1. I'm glad you enjoyed the posts Dennis. Just so you know I've done a few experiments since, using smaller amounts of DME. I've found that the amount required is quite small - 1 tsp per kg (1/2 tsp per lb) appears to be sufficient. Lower doses are easier to handle (less foaming during heating, etc), and the colour & flavour formation seem unaffected. I've also doubled the amount of lye that I've been using - it makes things go a lot faster, and seems to bias the flavour more towards the stone-fruit side of the equation. I think that's because it drives the malliard reactions at a high rate of speed, meaning flavour development is done before you get significant carmelization of the sugar. I'm still playing, but it looks like controlling the lye addition does more to effect the final product than does selective use of the "medium" versus "high" heat ranges.

  3. Thanks for taking the time to share your results and recipe! Especially enjoyed your insight on the differences between using DAP and DME. I'm looking forward to trying this out for a future Belgian Dark Strong Ale.

    1. I'm glad you liked the post. Let us know how the sugar prep goes!

  4. Hi there. I appreciate your time posting on this, and have been enjoying your perspective alongside others who've blogged about the candi sugar prep. I wondered what your views are on an upper limit on the amount of lye without getting off flavours? I noticed that in your other post you mention using a total of 2ml solution of 1mol lye, whereas in this one you mention using 20mls of solid (?). What would you recommend by way of volume in terms of molarity?

    Tonight I tried your process out with a gradual addition of lye, totaling 45mls at 0.1mol. After 50 mins keeping it around 135c, my sugar was a fair bit darker than yours. I liked it, but don't feel that it had the complexity that I was hoping for after getting super excited by the blogs. My two attempts at moving on to higher temps after that (a further 15 and 30 mins) weren't nice, and came out black and a bit singed.

    Would love to hear your thoughts on the lye. Also, have you tried the process with WYeast nutrient or yoghurt as some others have suggested?

    1. Ewen,

      I've not yet hit a point where I generated off flavours. Keep in mind, the point of the lye (or lime) is to alkalinize the sugar. Lye is about as strong an alkalanizing agent as you can get, and at least in my experience I hit the point where I get no further redning (Malliard reactions) of the mix before I notice the mineral flavour that you would expect from too much lye. That said, other bases (e.g. pickling/slacking lime) are much weaker bases, so you could hit the mineral taste threshold with them. I do not know where that occurs, but I think Ryan over at Ryan's blog (link in my post somewhere) hit that point with lime.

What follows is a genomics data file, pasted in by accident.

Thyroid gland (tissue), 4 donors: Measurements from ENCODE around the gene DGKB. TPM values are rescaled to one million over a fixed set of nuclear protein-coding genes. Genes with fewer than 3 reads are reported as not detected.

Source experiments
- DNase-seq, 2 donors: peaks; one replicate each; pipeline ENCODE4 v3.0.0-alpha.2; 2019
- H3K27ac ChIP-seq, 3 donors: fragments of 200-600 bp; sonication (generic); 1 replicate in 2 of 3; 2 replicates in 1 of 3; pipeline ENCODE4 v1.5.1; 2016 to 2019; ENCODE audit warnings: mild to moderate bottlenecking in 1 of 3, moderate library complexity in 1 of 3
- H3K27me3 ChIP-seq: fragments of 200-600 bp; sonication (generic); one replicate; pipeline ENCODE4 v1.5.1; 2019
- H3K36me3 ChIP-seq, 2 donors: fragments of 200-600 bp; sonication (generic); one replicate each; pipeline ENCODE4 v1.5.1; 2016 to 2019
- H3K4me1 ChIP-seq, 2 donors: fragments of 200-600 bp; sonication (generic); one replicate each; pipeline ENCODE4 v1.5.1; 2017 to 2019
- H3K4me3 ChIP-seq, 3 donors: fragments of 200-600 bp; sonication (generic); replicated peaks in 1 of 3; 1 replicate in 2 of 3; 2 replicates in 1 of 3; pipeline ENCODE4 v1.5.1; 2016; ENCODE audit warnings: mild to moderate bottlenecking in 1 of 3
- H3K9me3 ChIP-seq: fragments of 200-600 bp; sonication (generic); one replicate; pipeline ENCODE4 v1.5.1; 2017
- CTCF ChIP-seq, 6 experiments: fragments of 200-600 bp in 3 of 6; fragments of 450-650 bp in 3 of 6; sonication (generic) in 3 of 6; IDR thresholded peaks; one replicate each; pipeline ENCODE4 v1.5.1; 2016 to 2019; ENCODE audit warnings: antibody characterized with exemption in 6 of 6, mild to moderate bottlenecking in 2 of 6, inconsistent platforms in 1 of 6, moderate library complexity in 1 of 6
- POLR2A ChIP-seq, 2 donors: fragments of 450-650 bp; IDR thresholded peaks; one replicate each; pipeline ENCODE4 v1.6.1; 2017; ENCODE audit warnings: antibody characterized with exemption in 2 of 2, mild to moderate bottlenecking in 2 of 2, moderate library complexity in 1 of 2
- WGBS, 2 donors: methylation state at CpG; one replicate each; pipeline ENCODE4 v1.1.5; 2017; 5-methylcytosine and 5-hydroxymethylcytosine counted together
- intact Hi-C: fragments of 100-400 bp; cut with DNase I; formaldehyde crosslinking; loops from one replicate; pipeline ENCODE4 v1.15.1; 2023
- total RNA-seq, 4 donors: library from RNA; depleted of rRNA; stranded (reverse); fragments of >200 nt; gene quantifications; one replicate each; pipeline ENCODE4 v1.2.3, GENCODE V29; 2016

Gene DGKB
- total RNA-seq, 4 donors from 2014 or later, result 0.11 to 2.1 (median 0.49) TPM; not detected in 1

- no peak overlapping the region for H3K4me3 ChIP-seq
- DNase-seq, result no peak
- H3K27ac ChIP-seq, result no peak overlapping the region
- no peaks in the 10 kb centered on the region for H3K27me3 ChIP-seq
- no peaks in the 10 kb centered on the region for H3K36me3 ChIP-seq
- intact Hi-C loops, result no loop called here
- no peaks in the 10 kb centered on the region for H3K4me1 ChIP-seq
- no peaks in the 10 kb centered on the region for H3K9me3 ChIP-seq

As for measuring the lye, your best bet is a scale - a 1M to 2M (40g/L to 80g/L) solution works well, with 20-100ml of that needed per kilo of sugar (10-50ml per pound). Again, 1M lye is causting, 2M is downright nasty, so be careful! My lye comes in the forms of prills, so its hard to say what volume of solids that it. I realized that my above description was a typo - 20ml of 1M lye is what it should read, not 20ml of solid lye.

      As for your experience, I think you undershot on the lye, which would explain your relative lack of flavours. The lye drives the malliard reactions, which in turn is what gives many of the flavours we are looking for. 45ml @ .1M is equivalent to 4.5ml of 1M; or about 1/4 of what I used. In tests since I've used even more, and achieved "bolder" malliard flavours with great success.

      As for yeast nutrient, I've tried both DAP (which I found bland-tasting, lacking the depth of flavour I get with DME) as well as yeast nutrient made from hydrolyzed yeast (like wyeasts). The later gave a product similar to the DME method, but had a harsh after-flavour that I can only call "burnt plastic". I've not done yoghurt, and I would be dubious as to how well it would work. While it is a protein source, and thus would give the same amino acids as DME, its also rich in lipids & fats. This is quite unlike both the beet residue present in "real" candi sugar. Moreover (and the end-point for me) is fats + lye = soap; not exactly something I want to be tossing in my beer...